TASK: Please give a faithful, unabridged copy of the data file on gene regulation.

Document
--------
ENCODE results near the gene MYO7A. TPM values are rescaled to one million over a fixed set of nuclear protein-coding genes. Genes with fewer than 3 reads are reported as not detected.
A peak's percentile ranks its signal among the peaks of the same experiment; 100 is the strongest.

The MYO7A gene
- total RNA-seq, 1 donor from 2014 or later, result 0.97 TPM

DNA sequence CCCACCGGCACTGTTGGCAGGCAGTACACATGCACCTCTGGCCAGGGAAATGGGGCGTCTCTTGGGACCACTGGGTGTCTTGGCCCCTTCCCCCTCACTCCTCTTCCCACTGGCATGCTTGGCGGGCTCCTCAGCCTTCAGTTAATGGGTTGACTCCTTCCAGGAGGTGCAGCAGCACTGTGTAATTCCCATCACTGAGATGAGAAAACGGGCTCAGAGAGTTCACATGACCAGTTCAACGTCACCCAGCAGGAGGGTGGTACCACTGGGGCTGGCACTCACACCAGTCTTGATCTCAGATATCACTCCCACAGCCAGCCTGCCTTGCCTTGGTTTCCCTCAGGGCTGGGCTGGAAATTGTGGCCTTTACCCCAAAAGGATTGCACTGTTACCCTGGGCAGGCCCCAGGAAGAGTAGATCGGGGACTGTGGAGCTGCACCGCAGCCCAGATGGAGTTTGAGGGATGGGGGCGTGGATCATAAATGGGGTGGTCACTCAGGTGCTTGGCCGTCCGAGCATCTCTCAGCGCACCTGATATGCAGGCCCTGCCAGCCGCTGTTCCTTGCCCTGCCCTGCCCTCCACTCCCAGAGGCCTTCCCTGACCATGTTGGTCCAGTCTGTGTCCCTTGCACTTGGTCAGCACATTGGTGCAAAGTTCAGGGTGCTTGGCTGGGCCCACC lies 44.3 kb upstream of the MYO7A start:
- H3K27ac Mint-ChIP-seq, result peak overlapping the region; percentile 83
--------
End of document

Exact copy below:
ENCODE results near the gene MYO7A. TPM values are rescaled to one million over a fixed set of nuclear protein-coding genes. Genes with fewer than 3 reads are reported as not detected.
A peak's percentile ranks its signal among the peaks of the same experiment; 100 is the strongest.

The MYO7A gene
- total RNA-seq, 1 donor from 2014 or later, result 0.97 TPM

DNA sequence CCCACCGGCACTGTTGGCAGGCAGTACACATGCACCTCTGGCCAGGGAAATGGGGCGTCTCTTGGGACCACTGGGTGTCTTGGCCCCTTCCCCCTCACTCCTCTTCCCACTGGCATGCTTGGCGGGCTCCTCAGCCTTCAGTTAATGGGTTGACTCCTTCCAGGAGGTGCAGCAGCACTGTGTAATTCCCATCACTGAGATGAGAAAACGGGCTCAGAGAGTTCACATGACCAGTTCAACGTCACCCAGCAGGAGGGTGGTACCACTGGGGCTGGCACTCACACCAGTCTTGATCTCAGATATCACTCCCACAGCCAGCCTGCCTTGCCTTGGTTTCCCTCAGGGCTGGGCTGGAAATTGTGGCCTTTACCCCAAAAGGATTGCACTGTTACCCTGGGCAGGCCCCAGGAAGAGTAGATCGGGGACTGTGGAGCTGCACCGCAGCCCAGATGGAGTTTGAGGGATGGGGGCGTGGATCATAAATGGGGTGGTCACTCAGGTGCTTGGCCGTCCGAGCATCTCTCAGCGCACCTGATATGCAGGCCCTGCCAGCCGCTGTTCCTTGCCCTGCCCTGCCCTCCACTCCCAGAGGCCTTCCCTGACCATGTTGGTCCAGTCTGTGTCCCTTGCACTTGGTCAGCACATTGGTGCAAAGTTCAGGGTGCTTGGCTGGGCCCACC lies 44.3 kb upstream of the MYO7A start:
- H3K27ac Mint-ChIP-seq, result peak overlapping the region; percentile 83